in SCM. These results suggest that an immediate toxic effect of the antibiotic combination leading to visceral hypersensitivity is unlikely. We have not tested the effect of repeated intrarectal administration of the antibiotic combination. It is possible that such a protocol would result in intestinal microbiota changes and altered visceral sensitivity.
Administration of L paracasei
in SCM prevented the antibiotic induced increase in visceral sensitivity and inflammatory activity but did not restore normal counts of lactobacillus in the gut. This is in accordance with our recent study showing that supplementation with live L paracasei
improved gut dysfunction without restoring counts of lactobacilli in the intestine.23
Moreover, in that study we showed the ability of the SCM medium to attenuate inflammation induced changes in muscle contractility following primary infection by the nematode Trichinella spiralis
Taken together with our previous results, and because L paracasei
was undetectable on day 10 after antibiotic therapy, we suggest that the beneficial effect after antibiotic therapy may be mediated by a soluble product of L paracasei
present in the SCM in which the bacteria were resuspended. Alternatively, bacterial fragments released as a consequence of antibiotic therapy may be involved, as probiotic DNA has been shown to attenuate inflammation in models of experimental colitis.32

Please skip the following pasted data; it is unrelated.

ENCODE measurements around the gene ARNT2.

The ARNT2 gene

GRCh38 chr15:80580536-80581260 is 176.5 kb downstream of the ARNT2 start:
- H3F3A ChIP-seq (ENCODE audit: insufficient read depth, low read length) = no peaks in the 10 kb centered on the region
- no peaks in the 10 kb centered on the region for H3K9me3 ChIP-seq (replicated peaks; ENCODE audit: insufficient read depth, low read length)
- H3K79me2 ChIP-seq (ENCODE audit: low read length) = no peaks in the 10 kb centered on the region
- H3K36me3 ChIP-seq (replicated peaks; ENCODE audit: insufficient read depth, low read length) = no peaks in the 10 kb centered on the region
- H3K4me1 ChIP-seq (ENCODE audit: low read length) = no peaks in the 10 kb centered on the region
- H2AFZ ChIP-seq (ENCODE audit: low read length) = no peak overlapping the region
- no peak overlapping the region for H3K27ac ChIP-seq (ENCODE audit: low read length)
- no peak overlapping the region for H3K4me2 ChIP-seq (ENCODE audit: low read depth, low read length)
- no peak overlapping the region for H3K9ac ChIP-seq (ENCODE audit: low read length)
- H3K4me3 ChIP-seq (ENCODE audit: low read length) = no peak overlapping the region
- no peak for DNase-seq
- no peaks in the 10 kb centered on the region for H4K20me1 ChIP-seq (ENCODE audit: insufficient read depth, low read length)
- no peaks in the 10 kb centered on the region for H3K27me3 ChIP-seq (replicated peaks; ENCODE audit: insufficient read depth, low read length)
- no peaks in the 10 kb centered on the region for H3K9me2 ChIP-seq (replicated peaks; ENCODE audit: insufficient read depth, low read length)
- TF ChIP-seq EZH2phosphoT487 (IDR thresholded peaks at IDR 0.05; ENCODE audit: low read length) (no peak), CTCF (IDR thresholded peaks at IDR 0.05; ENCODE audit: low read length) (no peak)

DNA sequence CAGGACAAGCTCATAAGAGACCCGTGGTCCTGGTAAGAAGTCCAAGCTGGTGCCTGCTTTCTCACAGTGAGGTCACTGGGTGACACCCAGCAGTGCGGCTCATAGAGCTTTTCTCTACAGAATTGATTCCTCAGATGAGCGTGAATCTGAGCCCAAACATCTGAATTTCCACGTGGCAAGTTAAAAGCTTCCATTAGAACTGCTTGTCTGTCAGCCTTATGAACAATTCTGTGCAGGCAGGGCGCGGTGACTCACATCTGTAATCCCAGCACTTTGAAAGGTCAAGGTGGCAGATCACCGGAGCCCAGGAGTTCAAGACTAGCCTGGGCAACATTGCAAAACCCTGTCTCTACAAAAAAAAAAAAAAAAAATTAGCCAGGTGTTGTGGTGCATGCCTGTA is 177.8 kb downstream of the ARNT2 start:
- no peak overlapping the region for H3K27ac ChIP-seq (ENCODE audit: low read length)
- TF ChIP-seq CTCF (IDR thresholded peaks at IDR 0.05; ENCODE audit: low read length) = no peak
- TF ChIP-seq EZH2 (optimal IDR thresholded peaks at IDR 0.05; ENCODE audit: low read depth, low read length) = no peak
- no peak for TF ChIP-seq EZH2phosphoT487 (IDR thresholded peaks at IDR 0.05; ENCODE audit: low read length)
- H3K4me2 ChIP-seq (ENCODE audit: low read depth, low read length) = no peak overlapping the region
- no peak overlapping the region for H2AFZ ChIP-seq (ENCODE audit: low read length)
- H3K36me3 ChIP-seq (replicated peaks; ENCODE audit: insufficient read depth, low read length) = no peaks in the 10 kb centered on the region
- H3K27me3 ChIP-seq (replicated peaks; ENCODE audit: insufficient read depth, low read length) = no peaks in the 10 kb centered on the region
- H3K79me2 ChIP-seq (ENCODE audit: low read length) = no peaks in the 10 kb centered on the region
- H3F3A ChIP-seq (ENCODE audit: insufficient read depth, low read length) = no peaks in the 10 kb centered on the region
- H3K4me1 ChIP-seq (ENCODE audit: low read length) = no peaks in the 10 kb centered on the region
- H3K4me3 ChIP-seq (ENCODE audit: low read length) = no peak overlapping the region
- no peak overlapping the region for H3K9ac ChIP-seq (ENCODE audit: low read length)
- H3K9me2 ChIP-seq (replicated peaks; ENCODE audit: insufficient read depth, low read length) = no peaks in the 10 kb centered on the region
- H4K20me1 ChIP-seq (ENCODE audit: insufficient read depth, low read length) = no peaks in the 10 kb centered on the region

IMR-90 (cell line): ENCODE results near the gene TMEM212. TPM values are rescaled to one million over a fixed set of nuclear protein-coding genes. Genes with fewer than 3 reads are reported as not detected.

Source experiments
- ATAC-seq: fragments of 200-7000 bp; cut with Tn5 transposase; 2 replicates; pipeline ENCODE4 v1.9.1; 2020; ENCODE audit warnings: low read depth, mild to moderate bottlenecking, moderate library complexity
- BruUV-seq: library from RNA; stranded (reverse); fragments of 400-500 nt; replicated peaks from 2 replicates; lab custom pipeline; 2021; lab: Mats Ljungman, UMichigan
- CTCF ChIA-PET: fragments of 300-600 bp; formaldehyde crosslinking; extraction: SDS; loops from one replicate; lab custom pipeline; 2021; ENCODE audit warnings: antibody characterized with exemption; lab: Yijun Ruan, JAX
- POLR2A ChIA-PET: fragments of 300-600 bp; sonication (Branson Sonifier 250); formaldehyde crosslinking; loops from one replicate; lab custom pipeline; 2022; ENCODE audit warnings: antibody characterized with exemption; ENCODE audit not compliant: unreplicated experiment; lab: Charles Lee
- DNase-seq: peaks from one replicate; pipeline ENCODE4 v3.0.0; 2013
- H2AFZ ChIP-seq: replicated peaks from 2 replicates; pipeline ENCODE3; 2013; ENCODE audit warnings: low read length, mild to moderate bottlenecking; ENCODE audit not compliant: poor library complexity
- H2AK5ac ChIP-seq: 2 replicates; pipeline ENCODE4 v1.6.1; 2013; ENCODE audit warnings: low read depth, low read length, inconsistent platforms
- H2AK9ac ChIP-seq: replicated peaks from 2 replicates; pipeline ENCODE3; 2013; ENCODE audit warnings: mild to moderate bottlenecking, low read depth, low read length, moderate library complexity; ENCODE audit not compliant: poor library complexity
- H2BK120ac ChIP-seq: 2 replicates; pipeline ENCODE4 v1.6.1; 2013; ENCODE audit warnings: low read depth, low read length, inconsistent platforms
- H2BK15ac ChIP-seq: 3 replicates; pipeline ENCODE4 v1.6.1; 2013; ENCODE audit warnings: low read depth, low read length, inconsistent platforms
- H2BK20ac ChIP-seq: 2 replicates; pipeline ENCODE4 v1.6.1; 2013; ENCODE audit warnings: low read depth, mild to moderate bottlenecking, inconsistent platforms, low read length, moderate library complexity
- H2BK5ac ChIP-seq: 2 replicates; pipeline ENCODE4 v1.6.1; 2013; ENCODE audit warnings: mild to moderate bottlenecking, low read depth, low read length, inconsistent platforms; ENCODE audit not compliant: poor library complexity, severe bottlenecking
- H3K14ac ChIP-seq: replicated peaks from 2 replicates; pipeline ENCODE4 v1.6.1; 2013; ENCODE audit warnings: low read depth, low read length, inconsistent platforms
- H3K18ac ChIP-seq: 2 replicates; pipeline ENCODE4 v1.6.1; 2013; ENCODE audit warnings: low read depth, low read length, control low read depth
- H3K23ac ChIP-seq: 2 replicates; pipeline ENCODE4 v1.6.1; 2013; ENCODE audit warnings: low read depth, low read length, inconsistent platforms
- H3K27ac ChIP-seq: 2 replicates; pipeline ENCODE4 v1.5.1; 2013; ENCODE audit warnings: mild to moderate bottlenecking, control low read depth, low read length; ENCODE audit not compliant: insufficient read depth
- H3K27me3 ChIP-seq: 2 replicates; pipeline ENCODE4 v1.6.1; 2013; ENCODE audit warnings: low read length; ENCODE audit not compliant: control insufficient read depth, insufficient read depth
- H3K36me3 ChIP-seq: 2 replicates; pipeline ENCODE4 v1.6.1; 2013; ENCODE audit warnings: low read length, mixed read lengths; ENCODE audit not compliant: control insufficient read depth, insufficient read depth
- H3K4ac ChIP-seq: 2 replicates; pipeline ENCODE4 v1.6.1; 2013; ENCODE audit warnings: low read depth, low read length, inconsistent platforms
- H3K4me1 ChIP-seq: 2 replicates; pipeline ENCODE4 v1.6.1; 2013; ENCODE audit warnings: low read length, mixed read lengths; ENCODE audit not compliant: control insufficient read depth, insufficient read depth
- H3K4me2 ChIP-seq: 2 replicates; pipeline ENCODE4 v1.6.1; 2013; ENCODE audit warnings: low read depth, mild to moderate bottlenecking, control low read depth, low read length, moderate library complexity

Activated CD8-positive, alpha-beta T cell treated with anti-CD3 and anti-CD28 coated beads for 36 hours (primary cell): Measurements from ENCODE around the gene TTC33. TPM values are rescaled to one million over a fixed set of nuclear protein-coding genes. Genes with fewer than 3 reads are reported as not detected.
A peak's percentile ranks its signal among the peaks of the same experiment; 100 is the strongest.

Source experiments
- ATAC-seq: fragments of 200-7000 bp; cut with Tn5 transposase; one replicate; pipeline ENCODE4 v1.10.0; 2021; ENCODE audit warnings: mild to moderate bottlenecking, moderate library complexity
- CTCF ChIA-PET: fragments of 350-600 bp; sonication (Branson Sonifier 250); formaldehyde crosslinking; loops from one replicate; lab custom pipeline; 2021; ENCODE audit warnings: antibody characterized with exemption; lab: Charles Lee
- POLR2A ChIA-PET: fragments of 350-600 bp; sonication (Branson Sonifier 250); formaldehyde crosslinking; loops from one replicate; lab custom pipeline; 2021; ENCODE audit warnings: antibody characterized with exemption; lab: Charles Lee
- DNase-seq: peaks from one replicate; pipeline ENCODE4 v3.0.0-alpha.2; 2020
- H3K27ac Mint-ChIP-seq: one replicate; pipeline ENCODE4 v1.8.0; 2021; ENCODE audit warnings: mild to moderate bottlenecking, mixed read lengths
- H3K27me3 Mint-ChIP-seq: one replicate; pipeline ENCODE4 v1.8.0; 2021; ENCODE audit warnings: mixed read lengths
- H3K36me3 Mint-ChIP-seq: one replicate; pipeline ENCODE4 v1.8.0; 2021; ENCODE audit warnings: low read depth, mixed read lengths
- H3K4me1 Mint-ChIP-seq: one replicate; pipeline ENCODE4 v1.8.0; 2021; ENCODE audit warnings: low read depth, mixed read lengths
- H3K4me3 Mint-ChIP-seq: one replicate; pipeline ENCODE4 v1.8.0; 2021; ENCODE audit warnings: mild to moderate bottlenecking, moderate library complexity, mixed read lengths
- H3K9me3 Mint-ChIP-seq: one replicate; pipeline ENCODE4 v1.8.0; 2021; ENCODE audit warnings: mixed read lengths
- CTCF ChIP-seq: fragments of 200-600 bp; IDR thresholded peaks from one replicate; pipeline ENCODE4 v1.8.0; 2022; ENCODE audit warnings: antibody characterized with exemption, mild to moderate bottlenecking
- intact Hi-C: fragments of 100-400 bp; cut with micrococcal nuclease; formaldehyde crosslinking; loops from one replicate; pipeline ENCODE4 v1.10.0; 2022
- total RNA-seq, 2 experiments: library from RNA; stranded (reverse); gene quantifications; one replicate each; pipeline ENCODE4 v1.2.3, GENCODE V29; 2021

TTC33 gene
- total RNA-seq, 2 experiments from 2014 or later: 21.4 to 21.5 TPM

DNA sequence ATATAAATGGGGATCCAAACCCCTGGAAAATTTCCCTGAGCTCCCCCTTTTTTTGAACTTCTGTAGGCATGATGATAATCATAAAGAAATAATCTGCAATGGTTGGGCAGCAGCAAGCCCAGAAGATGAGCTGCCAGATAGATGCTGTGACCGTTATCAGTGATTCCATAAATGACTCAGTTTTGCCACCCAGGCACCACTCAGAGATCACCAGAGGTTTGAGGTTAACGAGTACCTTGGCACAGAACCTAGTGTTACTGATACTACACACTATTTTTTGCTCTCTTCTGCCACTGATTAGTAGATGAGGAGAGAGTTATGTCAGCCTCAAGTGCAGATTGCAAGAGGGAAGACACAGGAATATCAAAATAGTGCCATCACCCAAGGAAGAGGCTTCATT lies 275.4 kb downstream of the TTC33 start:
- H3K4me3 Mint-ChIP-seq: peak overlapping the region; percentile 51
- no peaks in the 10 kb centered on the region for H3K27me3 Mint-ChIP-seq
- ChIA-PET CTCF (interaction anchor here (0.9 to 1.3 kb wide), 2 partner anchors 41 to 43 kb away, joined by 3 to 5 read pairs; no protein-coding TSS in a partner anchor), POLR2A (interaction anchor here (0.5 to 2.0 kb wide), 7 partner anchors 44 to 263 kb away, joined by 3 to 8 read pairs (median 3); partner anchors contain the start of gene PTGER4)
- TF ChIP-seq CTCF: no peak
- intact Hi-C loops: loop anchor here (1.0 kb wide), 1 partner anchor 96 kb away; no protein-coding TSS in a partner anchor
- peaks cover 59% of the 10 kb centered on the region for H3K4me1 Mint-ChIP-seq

In the present study, we showed that the antibiotic induced change in visceral sensitivity was accompanied by increased SP immunoreactivity, which was localised primarily in the myenteric and submucous plexus. It is likely that the change in sensory neurotransmitter content was secondary to the increase in inflammatory activity, as previous studies have shown increases in enteric SP following exposure of the myenteric plexus to interleukin 1β33
and in experimental colitis.34
However, we cannot exclude the possibility that bacteria directly influence neurotransmitter content. Previous studies have suggested that pathogenic microbes can upregulate SP in infected tissue.35,36
Direct communication between commensals and the enteric nervous system was suggested in the study of Hooper et al
in which expression of genes encoding enteric neural transmission differed in germ free and colonised mice.37
In addition, Kamm et al
showed changes in the localisation patterns of neuronal markers in myenteric neurones of the pig jejunum of Saccharomyces boulardi
While an oligopeptidase produced by L paracasei
has been shown to hydrolyse the Pro‐Gln, Gln‐Phe, and Phe‐Gly bonds of SP,39
we consider this an unlikely explanation for its prevention of antibiotic induced increases in SP and visceral sensitivity as this action would not account for the decrease in MPO activity.
There are several implications of our results. Firstly, the hygiene status of mice maintained in conventional facilities may influence responsiveness to colorectal distension, and this may be important in disease models, which are not associated with overt inflammation. Secondly, the notion that subtle changes in inflammatory activity in the gut alter visceral perception may have bearing on the finding that IBS symptoms are less prevalent in those patients receiving oral corticosteroids for other indications,40
and on the association between antibiotic usage and expression of IBS.5,6,41
Thirdly, these findings provide a rationale for the use of selected probiotics in the management of IBS.